Everything the EU seemed to get wrong about forming unions under a liberal-internationalist pretense, CANZUK proposals seem to get right. They account for social attitudes and the dangers of becoming impositional, eroding national sovereignty. Free movement within the European Union had been widely reviled by the domestic population and is part of the reason Britain now is set to leave. Yet the very same population overwhelmingly favor the same principle, alternatively implemented, across the CANZUK nations, polling outright majorities in favor in every region.
Perhaps a reason for this is that while the nations are extremely close culturally, they are also resoundingly similar socio-economically. Despite their distances, the states could have been separated at birth (of course, they do share the same monarch).
This becomes apparent when you notice that their GDP per capita figures are all placed between $37,100 (New Zealand) and $48,800 (Australia). None have a life expectancy lower than 80.7, and all have extremely low unemployment rates that are well under 10 percent. For that reason, the chance of mass migration across borders saturating the market of low-skilled work in any of the countries is very low.
The Trans-Tasman Travel Partnership
The free movement area would be based on an agreement already enacted between New Zealand and Australia: the Trans-Tasman Travel Partnership (TTTP for short).
This allows the citizens of both countries special category visa status in which they enjoy traveling to each other with temporary visas that are automatically granted with their passport and are electronically recorded. They pass through borders without ever having to fill out administrative forms. This is continually upheld on the provision that the other nation implements the same, which allows for a unique degree of political flexibility.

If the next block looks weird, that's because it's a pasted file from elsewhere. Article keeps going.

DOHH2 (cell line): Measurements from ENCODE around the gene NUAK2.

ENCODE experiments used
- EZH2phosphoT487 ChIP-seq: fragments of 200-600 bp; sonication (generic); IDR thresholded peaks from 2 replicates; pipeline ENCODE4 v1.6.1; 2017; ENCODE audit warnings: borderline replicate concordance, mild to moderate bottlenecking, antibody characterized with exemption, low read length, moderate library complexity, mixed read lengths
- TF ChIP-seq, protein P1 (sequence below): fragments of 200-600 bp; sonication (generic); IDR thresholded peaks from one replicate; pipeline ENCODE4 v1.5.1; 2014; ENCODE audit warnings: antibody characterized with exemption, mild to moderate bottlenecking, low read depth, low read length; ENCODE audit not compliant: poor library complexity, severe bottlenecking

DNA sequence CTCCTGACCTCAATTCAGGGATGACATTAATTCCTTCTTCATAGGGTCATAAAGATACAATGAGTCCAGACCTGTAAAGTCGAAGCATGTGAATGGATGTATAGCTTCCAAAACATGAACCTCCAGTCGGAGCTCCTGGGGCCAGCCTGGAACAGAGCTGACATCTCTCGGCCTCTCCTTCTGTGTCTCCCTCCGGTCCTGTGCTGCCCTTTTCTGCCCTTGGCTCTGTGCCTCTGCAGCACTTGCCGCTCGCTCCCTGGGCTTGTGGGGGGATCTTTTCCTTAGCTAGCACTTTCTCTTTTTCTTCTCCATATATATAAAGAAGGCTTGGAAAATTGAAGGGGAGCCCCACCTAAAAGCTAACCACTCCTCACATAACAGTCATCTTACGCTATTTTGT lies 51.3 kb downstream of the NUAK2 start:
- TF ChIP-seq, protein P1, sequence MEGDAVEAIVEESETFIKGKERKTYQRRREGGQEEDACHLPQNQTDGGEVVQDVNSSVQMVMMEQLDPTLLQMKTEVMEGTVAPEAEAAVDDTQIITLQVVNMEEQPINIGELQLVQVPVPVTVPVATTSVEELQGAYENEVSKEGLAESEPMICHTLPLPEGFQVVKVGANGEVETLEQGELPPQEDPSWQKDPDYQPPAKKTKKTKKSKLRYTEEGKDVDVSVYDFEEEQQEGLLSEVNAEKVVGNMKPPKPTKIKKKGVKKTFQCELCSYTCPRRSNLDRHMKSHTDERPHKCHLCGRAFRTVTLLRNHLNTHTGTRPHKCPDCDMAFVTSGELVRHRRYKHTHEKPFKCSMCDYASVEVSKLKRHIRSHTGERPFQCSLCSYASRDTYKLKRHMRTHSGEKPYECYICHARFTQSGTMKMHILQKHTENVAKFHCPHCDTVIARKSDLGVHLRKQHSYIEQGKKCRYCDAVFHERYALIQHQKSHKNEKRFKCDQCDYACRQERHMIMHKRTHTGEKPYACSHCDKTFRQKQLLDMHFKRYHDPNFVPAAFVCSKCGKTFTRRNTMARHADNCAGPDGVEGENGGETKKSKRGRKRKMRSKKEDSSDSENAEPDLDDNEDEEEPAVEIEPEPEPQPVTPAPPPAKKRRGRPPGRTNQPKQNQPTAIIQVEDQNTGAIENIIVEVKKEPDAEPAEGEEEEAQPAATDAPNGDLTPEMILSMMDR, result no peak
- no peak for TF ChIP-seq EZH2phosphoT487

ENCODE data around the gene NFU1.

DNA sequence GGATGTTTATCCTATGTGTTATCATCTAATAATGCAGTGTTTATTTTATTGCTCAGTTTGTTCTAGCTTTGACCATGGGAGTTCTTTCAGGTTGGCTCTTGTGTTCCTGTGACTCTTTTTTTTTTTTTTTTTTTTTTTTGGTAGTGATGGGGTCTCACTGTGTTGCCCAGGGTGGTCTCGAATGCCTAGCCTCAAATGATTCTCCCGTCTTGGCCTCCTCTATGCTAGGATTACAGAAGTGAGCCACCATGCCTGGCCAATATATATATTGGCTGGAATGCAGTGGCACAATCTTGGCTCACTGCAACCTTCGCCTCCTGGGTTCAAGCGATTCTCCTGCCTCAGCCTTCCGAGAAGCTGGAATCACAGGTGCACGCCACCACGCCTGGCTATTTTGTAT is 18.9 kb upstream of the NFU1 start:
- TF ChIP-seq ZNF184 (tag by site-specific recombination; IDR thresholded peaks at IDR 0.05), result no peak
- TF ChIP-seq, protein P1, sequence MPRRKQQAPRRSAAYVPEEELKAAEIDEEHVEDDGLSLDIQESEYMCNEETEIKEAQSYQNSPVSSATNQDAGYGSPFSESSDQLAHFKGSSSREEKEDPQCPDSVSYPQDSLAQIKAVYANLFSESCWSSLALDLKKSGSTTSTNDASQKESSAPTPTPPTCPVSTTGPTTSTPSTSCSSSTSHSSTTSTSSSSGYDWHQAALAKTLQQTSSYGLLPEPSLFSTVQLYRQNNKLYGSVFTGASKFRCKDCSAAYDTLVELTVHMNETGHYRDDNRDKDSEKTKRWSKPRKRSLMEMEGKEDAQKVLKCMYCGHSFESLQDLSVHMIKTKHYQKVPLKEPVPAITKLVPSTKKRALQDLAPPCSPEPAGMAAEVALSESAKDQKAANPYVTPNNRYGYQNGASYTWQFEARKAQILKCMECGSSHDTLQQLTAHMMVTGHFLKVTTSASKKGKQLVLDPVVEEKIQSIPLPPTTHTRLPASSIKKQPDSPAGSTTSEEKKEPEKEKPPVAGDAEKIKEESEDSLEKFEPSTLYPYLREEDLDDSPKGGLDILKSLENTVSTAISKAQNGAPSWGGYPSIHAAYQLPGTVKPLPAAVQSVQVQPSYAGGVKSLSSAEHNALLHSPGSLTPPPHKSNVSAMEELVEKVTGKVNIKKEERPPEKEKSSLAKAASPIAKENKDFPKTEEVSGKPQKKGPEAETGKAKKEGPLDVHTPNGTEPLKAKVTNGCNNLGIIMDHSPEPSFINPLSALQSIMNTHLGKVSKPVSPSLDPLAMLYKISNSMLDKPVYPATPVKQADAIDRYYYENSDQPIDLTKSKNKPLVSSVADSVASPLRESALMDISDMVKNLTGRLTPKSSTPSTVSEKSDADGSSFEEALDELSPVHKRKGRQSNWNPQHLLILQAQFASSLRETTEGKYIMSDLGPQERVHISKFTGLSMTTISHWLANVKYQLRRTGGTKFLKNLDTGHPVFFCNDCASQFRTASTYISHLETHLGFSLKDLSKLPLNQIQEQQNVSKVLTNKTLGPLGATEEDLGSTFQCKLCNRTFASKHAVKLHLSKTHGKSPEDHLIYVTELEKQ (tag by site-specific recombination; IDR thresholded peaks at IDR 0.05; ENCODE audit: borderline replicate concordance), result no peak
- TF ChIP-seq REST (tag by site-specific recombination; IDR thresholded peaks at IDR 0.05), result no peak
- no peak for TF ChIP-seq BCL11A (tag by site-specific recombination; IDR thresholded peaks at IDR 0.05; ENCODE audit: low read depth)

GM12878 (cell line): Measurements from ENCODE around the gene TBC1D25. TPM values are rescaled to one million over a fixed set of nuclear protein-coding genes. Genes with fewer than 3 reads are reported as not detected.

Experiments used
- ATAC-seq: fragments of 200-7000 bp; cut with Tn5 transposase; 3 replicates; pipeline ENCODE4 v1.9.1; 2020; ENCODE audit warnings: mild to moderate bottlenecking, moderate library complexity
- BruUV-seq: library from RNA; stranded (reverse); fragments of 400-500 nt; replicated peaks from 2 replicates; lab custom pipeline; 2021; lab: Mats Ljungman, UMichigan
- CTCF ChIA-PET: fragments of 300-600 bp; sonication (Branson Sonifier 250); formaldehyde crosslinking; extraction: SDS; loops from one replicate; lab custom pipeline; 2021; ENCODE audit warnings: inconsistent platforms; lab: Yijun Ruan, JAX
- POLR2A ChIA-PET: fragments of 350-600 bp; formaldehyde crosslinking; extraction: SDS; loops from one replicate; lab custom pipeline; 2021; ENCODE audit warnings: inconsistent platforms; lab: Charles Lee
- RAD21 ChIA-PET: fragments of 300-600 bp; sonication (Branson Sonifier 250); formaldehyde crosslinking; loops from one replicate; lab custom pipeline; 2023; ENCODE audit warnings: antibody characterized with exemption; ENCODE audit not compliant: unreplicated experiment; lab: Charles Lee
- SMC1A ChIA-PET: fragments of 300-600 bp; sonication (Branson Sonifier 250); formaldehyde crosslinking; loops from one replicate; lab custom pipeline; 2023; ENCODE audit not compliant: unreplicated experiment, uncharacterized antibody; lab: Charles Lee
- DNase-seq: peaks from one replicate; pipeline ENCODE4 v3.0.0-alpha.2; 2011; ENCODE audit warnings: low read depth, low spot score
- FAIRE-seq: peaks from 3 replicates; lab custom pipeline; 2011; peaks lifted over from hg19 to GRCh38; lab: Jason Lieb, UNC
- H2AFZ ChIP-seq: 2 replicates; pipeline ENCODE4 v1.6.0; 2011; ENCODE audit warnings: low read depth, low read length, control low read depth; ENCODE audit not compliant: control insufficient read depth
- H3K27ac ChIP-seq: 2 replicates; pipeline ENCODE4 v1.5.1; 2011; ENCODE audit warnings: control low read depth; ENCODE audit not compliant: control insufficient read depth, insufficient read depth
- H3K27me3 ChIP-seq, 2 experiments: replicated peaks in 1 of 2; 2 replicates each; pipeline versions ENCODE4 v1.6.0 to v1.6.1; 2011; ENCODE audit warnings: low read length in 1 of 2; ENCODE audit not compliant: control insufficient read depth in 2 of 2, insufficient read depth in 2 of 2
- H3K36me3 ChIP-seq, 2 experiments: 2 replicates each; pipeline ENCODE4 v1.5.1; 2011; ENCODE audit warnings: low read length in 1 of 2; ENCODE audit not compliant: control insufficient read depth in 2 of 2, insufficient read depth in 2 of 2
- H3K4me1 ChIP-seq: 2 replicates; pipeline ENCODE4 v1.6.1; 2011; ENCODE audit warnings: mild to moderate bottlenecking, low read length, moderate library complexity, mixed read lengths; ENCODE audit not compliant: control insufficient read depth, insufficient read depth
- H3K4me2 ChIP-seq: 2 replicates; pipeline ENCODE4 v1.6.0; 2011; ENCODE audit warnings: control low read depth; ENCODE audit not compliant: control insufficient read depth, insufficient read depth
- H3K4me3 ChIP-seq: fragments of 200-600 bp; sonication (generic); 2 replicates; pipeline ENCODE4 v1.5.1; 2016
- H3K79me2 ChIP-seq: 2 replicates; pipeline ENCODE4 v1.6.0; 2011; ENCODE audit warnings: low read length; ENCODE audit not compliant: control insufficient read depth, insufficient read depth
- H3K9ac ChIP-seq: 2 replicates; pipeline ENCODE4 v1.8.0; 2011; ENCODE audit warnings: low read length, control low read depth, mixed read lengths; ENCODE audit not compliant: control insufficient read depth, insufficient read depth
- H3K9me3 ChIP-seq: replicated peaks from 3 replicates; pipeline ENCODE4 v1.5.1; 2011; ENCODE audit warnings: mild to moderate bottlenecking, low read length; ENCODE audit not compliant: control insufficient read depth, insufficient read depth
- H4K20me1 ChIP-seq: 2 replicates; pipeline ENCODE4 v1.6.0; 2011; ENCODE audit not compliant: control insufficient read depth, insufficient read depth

Individuals involved with serious criminal activity who have been previously deported or those the minister overseeing immigration believes are likely to be a threat or risk to public security and interest will not enjoy the rights of freedom of movement. This is an important restriction that is likely to sustain favorability over the years.
The free-trade area would also be modeled on an existing agreement between the two southern-hemisphere nations: the Closer Economic Relations agreement (CER). CANZUK International, the organization spearheading this movement, which is led by CEO and founder James Skinner in Vancouver, states that Britain and Canada’s entrance to the agreement could be easily and swiftly negotiated and would boost growth for each of those involved.
A petition for the model to be enacted is gaining momentum and has nearly 275,000 signatures, which can be found here, alongside their Twitter and Facebook pages. Meanwhile, politicians are beginning to notice and give weight to the idea. Conservative Party figures such as Daniel Hannan, Owen Paterson, and Julian Brazier have openly advocated CANZUK, while former Australian head of state Tony Abbott recently called for freer movement between his country and the UK.
The rest of the world should watch closely, with encouragement, as this develops. Britain, Canada, Australia, and New Zealand fusing together may be an example of how international cooperation will be conducted in the future – through flexible and liberal but nuanced, well-thought-out structures that sufficiently mediate the line between national sovereignty and economic union. It is a promising, positive concept that all economic liberals should get behind.